Moor Leys

Pershore, United Kingdom

Moor Leys

Pershore, United Kingdom
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Unique findings of carabid and staphylinid Coleoptera cohabiting with root mealybugs Rhizoecus cacticans (Marshall, 1946) colonising potted plants in the open in Worcestershire, England, demonstrate opportunism and synanthropy in scarce, localised or ecologically specialised species. Some of these species may be overlooked due to their ability to form small or isolated breeding populations.


During 2009, the ant Lasius japonicus Santschi, 1941, was found living free for the first time in Britain at Winchcombe, Gloucestershire. It is unclear whether L. japonicus survives in Gloucestershire or whether it was eliminated by competition with, or hybridisation with, nearby populations of Lasius Niger (Linnaeus, 1758).


Corbett S.J.,21 Fyfield Way | Whitehead P.F.,Moor Leys
Entomologist's Gazette | Year: 2017

Background information is provided for a unique Devonshire specimen of the carabid beetle Pterostichus cristatus (Dufour, 1820). It is reasoned that the species is a temporal relict in the Dartmoor area and a rationale for its post-last glacial colonisation of Britain is outlined.


Whitehead P.F.,Moor Leys
Entomologist's Gazette | Year: 2017

British populations of the Rose Chafer Cetonia aurata (Linnaeus, 1761) breeding in ocean-fringing maritime turf have an extended history and high conservation status. The historical ecology, ecology and myrmecophily of such populations on Anglesey and the Isles of Scilly is discussed. The British status of Cetonia nigra Gautier des Cotes, 1863 is clarified.


Examination of invertebrate fragments isolated from regurgitated pellets of a Black Francolin (Francolinus francolinus Linnaeus) in south-western Cyprus during May 2013 has enabled them to be identified with a high degree of precision. The pellets did not contain any plant material. There was no evidence in the pellets that any plant material had been eaten. The study revealed a predilection for ants, confirming the key role of the Black Francolin in the maintenance of foods chains. Extensive managed systems in fragmented matrices confer numerous benefits on the biota and enhance the diversity of the entomofauna.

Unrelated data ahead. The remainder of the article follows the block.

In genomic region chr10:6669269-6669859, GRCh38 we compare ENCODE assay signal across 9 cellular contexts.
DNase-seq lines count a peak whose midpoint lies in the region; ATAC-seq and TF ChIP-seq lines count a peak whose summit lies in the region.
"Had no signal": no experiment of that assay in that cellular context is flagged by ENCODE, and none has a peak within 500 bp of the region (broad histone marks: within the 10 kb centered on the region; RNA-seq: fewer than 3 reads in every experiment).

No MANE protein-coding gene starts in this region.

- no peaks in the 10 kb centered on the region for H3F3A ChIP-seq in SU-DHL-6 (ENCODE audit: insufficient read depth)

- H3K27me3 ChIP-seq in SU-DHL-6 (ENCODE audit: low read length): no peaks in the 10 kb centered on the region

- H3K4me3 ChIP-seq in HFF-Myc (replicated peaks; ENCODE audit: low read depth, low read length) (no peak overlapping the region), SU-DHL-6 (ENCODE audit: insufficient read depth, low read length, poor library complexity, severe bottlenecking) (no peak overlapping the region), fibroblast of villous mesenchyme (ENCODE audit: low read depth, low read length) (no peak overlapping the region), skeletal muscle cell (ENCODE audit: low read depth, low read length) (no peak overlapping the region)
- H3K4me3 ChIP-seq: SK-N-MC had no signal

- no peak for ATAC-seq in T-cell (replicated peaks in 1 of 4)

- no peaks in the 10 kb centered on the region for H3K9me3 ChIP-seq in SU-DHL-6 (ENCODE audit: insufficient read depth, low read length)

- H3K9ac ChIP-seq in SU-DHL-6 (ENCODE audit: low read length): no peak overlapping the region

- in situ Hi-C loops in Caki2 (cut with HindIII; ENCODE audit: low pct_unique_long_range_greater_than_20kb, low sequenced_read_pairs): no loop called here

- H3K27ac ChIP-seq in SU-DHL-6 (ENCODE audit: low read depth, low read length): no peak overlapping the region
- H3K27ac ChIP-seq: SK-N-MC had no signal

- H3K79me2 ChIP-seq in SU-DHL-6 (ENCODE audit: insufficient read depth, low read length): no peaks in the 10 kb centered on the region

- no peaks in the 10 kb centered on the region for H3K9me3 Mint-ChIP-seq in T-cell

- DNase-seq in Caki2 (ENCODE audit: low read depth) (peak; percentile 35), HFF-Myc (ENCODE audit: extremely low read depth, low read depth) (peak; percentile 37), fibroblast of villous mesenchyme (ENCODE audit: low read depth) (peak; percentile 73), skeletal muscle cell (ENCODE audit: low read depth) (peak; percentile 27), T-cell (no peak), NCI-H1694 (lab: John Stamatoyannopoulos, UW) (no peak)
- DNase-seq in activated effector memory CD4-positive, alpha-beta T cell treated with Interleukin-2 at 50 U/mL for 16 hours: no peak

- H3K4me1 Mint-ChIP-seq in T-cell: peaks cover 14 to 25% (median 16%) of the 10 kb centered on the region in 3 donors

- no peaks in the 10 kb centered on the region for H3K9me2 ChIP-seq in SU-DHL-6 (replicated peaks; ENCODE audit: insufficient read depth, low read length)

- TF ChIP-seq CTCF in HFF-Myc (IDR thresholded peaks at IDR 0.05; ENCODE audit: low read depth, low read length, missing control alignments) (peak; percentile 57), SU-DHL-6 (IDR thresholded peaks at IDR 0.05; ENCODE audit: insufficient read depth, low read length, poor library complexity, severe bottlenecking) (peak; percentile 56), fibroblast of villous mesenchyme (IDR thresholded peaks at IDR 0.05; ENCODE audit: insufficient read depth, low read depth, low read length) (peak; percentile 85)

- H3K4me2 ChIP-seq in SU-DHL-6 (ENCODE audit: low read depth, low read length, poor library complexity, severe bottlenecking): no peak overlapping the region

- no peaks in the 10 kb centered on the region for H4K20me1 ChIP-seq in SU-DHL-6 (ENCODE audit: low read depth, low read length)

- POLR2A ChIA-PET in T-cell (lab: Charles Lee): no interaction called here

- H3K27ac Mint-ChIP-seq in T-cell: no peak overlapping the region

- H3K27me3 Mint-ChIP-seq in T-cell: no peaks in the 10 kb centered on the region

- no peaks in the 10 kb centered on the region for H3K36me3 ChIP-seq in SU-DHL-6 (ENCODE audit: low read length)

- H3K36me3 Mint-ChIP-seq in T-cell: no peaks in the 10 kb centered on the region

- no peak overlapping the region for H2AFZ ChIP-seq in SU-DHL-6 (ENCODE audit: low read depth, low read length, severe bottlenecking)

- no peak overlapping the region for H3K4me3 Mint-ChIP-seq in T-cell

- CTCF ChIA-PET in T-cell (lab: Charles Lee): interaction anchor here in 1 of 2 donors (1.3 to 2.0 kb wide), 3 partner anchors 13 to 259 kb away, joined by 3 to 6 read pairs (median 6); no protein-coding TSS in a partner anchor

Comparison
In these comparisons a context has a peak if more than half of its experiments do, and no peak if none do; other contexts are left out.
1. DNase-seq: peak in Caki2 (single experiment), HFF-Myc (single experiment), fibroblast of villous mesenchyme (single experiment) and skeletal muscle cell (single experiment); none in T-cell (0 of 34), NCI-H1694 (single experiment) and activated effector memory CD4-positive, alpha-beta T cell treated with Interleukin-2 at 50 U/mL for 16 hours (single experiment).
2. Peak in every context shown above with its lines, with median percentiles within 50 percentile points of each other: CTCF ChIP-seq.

Recent and new British records of the histerid beetle Margarinotus obscurus (Kugelann, 1792) are presented. Aspects of its synecology and historical ecology are discussed. © 2015, Pemberley Books Publishing. All rights reserved.


A visit to the Outer Hebrides during June 2007 enabled observations on the Coleoptera of unique machair grassland systems to be documented, together with evidence of mass-mortality in full maritime exposure during an extreme climatic event. The ecology and history of the Outer Hebridean beetle fauna is discussed with reference to landscape features and vegetation development using specific examples. New distributional data increase the number of known beetle species in the Outer Hebrides by twelve and of Scotland by one. Taxonomic issues are discussed and some reference is made to other invertebrate groups.


A significant invertebrate faunule associated with Canker Stain of 'London Plane' at San Rossore, Tuscany, Italy, is described. Many of the cucujoid Coleoptera can be regarded as vectors of the disease both directly and probably also indirecdy through their voided faeces.


Callimorpha dominula (Linnaeus, 1758) is presently expanding and consolidating its range in and around the fringes of English towns over a wide area. In a suburban garden in Malvern an association widi cultivated native hygrophilous foodplants was confirmed early on in this process. More recently, larvae have been recorded exploiting a wider range of foodplants including cultivated peonies, which are not native to Britain; therefore the range of acceptable foodplants is likely to extend further. Based on evidence from the conurbations of Bath, Malvern, Evesham and Winchcombe, the years 2005 and 2006 appear to mark the commencement of significant synanthropy in English C. dominula.


Further evidence is provided for the association in Britain of aphids of the genus Stomaphis with ancient trees in pre-enclosed landscapes in Worcestershire and Gloucestershire. The ant Lasius brunneus (Latreille) manages populations of oviparous females in an optimal state by a process of 'coralling' which evidently limits their dispersion.

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